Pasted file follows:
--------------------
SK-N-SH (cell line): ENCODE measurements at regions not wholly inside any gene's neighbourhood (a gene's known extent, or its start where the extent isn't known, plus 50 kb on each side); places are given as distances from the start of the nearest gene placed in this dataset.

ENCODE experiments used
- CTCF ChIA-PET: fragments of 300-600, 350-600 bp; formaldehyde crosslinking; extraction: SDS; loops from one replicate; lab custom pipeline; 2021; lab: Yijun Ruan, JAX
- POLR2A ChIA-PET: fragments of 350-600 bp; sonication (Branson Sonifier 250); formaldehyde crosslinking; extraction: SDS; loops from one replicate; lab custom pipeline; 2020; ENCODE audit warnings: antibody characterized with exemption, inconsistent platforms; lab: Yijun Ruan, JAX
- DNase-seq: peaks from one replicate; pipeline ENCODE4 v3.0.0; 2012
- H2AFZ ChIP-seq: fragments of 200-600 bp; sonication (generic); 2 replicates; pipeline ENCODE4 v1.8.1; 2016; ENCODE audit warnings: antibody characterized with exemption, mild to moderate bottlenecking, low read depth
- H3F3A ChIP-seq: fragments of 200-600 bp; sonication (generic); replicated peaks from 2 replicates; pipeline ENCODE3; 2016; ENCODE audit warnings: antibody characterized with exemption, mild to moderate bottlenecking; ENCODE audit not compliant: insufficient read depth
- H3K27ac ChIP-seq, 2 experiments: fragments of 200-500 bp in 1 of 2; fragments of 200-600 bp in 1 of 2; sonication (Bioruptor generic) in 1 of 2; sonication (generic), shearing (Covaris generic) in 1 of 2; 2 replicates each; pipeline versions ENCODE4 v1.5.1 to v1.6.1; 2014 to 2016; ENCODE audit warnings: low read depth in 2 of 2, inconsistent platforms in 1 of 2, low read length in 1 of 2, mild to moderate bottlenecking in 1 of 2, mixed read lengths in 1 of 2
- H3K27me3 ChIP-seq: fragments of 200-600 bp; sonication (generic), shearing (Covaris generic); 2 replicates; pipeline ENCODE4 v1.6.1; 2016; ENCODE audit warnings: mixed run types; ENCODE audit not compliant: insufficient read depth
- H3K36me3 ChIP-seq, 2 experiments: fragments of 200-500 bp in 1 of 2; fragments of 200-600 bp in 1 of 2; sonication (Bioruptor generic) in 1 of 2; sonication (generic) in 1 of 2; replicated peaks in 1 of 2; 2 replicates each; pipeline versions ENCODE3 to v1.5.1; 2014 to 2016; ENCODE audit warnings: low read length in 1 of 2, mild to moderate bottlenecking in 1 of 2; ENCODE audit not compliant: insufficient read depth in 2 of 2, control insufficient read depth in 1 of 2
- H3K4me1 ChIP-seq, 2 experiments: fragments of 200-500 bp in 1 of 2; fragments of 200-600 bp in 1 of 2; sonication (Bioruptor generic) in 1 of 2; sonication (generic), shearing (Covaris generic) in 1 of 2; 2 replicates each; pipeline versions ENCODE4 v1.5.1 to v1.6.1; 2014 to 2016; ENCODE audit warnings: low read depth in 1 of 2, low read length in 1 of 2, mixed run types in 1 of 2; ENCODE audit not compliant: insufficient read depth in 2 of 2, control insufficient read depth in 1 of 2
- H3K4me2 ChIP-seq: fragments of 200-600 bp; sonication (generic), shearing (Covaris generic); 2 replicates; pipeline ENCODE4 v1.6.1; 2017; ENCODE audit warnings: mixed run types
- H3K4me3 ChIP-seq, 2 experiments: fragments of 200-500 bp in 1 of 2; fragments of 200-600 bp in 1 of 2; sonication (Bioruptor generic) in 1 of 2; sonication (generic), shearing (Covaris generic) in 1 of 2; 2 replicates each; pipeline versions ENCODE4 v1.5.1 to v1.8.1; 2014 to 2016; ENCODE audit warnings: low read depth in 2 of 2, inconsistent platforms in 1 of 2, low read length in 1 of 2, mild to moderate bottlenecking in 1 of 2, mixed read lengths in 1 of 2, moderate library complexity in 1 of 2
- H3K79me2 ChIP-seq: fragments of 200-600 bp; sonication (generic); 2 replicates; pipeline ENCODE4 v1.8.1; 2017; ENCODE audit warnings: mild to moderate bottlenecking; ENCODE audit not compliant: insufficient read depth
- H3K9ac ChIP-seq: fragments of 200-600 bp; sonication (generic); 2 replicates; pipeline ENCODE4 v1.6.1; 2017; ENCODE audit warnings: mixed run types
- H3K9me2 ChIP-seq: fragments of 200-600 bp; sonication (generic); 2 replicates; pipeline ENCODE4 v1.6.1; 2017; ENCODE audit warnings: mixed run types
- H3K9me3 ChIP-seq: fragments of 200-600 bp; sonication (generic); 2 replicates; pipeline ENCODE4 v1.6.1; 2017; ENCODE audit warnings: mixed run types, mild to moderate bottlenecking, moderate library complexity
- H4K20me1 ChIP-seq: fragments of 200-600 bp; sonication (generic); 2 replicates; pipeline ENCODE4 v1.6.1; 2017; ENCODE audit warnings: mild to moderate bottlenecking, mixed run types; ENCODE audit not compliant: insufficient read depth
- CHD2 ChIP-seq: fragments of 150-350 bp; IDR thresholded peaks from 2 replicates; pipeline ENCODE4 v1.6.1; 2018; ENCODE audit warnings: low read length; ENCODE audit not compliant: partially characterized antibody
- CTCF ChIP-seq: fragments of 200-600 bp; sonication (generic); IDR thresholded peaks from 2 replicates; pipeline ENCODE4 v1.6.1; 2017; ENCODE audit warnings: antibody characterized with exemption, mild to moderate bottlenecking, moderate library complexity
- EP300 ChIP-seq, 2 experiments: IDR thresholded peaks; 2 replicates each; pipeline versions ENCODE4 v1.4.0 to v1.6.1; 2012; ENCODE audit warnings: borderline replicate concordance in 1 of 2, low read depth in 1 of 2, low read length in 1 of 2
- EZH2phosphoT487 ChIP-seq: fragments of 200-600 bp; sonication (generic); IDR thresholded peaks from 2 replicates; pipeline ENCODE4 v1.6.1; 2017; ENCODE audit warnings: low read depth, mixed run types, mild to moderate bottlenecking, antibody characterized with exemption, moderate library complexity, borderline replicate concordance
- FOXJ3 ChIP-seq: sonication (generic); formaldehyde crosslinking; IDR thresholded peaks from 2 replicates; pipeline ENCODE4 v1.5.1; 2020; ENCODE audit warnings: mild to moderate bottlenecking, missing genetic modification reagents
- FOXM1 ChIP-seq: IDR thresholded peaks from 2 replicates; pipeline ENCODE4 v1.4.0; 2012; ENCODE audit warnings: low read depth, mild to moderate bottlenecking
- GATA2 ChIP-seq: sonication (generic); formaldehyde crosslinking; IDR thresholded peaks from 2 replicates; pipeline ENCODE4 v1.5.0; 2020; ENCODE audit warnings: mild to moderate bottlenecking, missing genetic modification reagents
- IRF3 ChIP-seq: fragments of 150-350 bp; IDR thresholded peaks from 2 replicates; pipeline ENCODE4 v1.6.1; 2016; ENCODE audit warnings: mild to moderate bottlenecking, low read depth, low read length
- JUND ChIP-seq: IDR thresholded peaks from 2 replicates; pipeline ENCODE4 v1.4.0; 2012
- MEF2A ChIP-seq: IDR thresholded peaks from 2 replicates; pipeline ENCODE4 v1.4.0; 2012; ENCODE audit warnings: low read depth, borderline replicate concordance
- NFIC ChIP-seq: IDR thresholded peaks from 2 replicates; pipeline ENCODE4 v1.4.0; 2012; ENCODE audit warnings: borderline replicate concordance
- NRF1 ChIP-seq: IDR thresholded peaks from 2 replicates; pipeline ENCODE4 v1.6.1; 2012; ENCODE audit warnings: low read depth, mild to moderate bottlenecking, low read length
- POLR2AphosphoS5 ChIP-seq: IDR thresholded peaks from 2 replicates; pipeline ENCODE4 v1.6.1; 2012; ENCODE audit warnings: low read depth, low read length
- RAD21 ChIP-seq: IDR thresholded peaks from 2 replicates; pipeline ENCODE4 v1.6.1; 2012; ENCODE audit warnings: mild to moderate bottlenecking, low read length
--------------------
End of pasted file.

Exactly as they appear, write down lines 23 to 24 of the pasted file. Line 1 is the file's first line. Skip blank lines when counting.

- FOXJ3 ChIP-seq: sonication (generic); formaldehyde crosslinking; IDR thresholded peaks from 2 replicates; pipeline ENCODE4 v1.5.1; 2020; ENCODE audit warnings: mild to moderate bottlenecking, missing genetic modification reagents
- FOXM1 ChIP-seq: IDR thresholded peaks from 2 replicates; pipeline ENCODE4 v1.4.0; 2012; ENCODE audit warnings: low read depth, mild to moderate bottlenecking